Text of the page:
Don't Look Now is based on a short story by Daphne du Maurier, whose work was frequently adapted by Hitchcock (Rebecca, Jamaica Inn, and The Birds). Writing ran in the du Maurier line. Her uncle wrote the popular novel Trilby, about an artist's model who falls under the spell of a hypnotist named Svengali, and Daphne du Maurier's books and stories were widely popular. Which is surprising, because her tales are weird, strained, and grim.
Screenwriters Chris Bryant and Alan Scott (who has worked with director Nicolas Roeg on other films) have remained true to du Maurier's bleak vision and written a film that doesn't flinch from the tragic nature of life. It's one of the saddest horror films ever made. And not just because it deals with the death of a child. The film is sad also because it is about a man who denies his gift (John is psychic and doesn't even know it, and in fact calls psychism "mumbo jumbo"), and because it is about a happy marriage assaulted by the forces of fate. Don't Look Now wrestles with the sorrowful fact that we cannot escape death.
Don't Look Now is one of the great "Venice" movies. Like Death in Venice and The Comfort of Strangers, it takes a rather dire view of life in the watery city. In fact, the only "happy" Venice movie I can think of is David Lean's Summertime.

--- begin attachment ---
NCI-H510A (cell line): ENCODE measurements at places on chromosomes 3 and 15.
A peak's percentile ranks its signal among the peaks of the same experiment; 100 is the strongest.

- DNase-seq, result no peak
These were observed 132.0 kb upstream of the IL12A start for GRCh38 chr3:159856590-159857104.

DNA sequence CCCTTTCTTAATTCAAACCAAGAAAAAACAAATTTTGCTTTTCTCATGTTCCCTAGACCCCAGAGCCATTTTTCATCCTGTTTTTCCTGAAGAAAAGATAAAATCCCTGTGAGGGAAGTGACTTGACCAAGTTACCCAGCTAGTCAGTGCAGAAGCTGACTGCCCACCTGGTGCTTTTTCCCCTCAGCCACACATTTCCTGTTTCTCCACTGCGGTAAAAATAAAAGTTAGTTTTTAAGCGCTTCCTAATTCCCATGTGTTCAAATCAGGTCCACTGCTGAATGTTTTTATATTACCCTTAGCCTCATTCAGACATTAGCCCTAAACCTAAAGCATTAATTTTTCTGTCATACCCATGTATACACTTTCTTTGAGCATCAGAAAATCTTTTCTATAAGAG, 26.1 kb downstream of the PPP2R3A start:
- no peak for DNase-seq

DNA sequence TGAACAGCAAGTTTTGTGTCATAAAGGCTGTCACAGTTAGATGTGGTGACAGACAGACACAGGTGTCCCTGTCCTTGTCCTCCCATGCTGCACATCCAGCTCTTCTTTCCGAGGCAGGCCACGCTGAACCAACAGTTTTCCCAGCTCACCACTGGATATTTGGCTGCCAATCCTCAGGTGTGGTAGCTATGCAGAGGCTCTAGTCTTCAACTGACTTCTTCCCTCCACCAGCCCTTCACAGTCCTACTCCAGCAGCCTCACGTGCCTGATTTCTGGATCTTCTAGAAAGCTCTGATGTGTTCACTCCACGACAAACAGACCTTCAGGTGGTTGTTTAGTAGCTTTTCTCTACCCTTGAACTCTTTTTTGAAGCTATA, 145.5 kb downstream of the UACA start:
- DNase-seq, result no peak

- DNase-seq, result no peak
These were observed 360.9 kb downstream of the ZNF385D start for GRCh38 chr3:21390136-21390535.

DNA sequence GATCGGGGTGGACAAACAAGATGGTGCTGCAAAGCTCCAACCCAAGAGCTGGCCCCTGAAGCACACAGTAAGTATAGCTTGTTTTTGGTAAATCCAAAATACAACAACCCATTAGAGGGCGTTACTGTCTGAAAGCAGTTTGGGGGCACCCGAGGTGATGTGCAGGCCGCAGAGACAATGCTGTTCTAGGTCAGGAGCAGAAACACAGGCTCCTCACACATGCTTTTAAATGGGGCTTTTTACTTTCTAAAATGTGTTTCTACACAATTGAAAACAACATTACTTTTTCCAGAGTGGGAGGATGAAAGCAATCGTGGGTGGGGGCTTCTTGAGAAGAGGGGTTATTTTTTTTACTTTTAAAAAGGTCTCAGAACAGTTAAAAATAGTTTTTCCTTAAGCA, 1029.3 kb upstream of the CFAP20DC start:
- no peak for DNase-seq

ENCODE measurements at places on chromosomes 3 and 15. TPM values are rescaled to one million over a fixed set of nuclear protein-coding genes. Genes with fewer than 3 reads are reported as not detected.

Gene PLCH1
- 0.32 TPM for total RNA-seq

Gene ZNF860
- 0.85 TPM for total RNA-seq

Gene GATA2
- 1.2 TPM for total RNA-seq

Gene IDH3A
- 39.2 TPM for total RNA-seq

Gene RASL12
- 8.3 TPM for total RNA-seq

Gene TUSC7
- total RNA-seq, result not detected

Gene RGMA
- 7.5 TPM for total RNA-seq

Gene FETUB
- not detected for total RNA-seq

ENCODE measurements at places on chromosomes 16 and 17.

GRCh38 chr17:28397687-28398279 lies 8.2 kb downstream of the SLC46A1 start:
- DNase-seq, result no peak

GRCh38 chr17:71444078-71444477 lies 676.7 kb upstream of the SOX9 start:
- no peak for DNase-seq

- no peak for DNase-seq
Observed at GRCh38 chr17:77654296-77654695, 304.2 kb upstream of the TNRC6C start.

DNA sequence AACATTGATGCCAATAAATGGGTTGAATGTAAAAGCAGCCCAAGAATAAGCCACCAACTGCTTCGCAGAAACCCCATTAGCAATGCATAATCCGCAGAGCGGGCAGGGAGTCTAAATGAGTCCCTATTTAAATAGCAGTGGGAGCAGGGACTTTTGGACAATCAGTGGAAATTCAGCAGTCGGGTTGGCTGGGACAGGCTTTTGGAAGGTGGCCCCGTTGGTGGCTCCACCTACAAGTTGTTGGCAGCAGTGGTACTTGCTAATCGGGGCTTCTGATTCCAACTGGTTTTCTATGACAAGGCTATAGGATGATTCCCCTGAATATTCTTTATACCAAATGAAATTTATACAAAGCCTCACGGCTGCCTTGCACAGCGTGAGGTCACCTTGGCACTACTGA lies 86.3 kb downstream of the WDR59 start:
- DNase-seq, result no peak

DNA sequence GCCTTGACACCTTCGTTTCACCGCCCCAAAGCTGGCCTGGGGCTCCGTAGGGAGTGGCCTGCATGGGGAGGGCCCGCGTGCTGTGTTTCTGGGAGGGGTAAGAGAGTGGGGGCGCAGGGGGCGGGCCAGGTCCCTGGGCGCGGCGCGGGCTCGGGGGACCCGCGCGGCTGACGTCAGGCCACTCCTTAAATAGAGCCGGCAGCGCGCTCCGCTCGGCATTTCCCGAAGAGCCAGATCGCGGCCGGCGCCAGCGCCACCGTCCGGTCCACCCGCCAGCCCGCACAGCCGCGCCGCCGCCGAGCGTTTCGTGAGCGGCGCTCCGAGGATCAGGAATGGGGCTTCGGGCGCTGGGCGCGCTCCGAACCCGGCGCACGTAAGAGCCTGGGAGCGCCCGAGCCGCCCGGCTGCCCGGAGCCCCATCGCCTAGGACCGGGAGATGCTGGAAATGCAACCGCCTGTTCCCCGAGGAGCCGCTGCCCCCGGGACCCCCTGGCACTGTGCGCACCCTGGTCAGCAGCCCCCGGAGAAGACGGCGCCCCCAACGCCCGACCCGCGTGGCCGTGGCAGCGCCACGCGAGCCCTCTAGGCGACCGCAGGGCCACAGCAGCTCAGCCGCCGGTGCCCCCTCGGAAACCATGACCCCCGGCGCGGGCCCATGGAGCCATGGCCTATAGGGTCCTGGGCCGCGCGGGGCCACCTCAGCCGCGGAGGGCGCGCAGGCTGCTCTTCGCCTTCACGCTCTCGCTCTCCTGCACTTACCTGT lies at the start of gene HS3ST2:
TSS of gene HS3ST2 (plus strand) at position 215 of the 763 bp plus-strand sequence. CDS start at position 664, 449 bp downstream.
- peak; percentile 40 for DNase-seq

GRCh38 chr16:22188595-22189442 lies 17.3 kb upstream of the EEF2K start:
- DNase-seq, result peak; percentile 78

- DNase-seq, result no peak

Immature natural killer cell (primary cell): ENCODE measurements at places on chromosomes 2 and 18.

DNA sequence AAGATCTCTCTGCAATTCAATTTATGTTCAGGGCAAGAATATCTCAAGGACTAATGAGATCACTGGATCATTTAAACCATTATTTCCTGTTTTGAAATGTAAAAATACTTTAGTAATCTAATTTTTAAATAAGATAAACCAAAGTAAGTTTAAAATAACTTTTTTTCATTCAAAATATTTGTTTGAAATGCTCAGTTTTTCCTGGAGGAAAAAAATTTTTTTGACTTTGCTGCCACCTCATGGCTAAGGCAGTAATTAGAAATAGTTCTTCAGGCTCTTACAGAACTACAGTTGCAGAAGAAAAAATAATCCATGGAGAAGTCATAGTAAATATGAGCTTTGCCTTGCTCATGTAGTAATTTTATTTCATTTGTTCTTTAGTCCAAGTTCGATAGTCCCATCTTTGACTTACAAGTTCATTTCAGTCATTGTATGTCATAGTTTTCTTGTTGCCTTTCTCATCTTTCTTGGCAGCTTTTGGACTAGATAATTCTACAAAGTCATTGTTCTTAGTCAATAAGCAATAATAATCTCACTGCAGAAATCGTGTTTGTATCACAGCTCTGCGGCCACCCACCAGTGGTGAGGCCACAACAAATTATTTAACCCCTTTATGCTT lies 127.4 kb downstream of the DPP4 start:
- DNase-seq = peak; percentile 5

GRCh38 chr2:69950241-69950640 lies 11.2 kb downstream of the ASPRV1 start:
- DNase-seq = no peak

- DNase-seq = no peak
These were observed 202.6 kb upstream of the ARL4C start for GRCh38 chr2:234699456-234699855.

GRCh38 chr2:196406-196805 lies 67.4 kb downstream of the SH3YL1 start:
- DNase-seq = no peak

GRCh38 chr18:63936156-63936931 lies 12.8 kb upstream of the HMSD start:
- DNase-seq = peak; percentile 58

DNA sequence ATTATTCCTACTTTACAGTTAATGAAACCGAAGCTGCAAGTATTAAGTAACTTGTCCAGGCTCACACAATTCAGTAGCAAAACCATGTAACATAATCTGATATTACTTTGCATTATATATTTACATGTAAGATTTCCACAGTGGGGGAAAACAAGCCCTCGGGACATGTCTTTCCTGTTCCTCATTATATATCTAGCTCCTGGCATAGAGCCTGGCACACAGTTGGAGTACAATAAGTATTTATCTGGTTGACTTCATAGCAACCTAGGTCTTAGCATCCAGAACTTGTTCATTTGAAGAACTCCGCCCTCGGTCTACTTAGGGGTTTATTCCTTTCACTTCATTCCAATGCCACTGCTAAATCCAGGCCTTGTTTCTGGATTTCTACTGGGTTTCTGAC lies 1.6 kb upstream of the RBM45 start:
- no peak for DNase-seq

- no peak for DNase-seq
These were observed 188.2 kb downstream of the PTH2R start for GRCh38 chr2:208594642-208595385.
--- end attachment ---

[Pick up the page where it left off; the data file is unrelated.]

Much, much more can be learned about Don't Look Now in Mark Sanderson's BFI monograph on the movie (ISBN 0 85170 572 3).
VIDEO: It must be horrible shooting a movie for a DP-turned-director, but that's what cinematographer Anthony Richmond did here, to beautiful effect. Roeg himself had shot Christie two or three times before for other directors, and, in her tweedy clothes, she has rarely looked lovelier, giving even more poignancy to the situation she is in but can't predict. Paramount's single-sided, dual-layered disc gives a good transfer of the film (sometimes it looked a little grainy on the desktop of my iMac). By the way, this is suppose to be the European version of the film, with a longer, uncensored sex scene, but the box gives the same running time as the old version reviewed in Maltin's book. Still, 110 minutes is also the time given in Sanderson's book.